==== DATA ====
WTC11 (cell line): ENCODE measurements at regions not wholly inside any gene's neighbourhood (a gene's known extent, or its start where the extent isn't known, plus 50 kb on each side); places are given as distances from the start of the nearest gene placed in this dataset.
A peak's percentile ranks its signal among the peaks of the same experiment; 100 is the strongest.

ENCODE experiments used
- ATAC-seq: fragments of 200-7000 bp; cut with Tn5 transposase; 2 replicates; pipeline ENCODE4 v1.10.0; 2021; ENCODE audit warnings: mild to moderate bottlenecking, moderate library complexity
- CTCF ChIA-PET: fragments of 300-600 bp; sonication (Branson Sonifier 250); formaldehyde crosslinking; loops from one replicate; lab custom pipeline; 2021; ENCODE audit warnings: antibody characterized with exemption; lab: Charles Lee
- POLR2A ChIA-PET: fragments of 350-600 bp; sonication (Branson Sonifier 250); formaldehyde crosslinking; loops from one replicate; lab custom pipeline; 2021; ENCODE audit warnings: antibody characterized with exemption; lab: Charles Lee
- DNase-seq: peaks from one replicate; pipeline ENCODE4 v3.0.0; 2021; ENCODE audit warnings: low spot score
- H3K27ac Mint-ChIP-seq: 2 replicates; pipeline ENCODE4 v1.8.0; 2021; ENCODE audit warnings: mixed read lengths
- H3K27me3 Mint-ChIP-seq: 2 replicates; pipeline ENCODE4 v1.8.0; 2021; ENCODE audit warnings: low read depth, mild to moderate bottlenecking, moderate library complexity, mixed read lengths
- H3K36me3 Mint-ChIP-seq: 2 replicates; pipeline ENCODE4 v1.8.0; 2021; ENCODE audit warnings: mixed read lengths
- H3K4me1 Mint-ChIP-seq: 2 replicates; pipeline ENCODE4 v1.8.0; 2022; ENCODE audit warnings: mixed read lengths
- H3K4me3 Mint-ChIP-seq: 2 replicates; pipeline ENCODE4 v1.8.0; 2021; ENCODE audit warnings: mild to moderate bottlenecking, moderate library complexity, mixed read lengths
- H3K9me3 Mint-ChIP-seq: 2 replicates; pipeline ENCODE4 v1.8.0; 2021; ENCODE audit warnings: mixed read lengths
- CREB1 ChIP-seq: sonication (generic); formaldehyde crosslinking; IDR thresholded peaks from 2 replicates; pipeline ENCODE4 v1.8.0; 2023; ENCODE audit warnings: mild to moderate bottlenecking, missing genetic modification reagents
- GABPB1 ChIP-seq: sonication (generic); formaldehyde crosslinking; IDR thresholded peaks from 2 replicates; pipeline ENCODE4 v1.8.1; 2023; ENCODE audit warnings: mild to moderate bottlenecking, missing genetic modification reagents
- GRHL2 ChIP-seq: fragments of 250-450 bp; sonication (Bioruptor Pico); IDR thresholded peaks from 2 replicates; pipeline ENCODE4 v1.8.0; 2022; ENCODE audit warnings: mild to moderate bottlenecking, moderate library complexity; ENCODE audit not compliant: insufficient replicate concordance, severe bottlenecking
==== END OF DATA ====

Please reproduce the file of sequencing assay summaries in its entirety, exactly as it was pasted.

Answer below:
WTC11 (cell line): ENCODE measurements at regions not wholly inside any gene's neighbourhood (a gene's known extent, or its start where the extent isn't known, plus 50 kb on each side); places are given as distances from the start of the nearest gene placed in this dataset.
A peak's percentile ranks its signal among the peaks of the same experiment; 100 is the strongest.

ENCODE experiments used
- ATAC-seq: fragments of 200-7000 bp; cut with Tn5 transposase; 2 replicates; pipeline ENCODE4 v1.10.0; 2021; ENCODE audit warnings: mild to moderate bottlenecking, moderate library complexity
- CTCF ChIA-PET: fragments of 300-600 bp; sonication (Branson Sonifier 250); formaldehyde crosslinking; loops from one replicate; lab custom pipeline; 2021; ENCODE audit warnings: antibody characterized with exemption; lab: Charles Lee
- POLR2A ChIA-PET: fragments of 350-600 bp; sonication (Branson Sonifier 250); formaldehyde crosslinking; loops from one replicate; lab custom pipeline; 2021; ENCODE audit warnings: antibody characterized with exemption; lab: Charles Lee
- DNase-seq: peaks from one replicate; pipeline ENCODE4 v3.0.0; 2021; ENCODE audit warnings: low spot score
- H3K27ac Mint-ChIP-seq: 2 replicates; pipeline ENCODE4 v1.8.0; 2021; ENCODE audit warnings: mixed read lengths
- H3K27me3 Mint-ChIP-seq: 2 replicates; pipeline ENCODE4 v1.8.0; 2021; ENCODE audit warnings: low read depth, mild to moderate bottlenecking, moderate library complexity, mixed read lengths
- H3K36me3 Mint-ChIP-seq: 2 replicates; pipeline ENCODE4 v1.8.0; 2021; ENCODE audit warnings: mixed read lengths
- H3K4me1 Mint-ChIP-seq: 2 replicates; pipeline ENCODE4 v1.8.0; 2022; ENCODE audit warnings: mixed read lengths
- H3K4me3 Mint-ChIP-seq: 2 replicates; pipeline ENCODE4 v1.8.0; 2021; ENCODE audit warnings: mild to moderate bottlenecking, moderate library complexity, mixed read lengths
- H3K9me3 Mint-ChIP-seq: 2 replicates; pipeline ENCODE4 v1.8.0; 2021; ENCODE audit warnings: mixed read lengths
- CREB1 ChIP-seq: sonication (generic); formaldehyde crosslinking; IDR thresholded peaks from 2 replicates; pipeline ENCODE4 v1.8.0; 2023; ENCODE audit warnings: mild to moderate bottlenecking, missing genetic modification reagents
- GABPB1 ChIP-seq: sonication (generic); formaldehyde crosslinking; IDR thresholded peaks from 2 replicates; pipeline ENCODE4 v1.8.1; 2023; ENCODE audit warnings: mild to moderate bottlenecking, missing genetic modification reagents
- GRHL2 ChIP-seq: fragments of 250-450 bp; sonication (Bioruptor Pico); IDR thresholded peaks from 2 replicates; pipeline ENCODE4 v1.8.0; 2022; ENCODE audit warnings: mild to moderate bottlenecking, moderate library complexity; ENCODE audit not compliant: insufficient replicate concordance, severe bottlenecking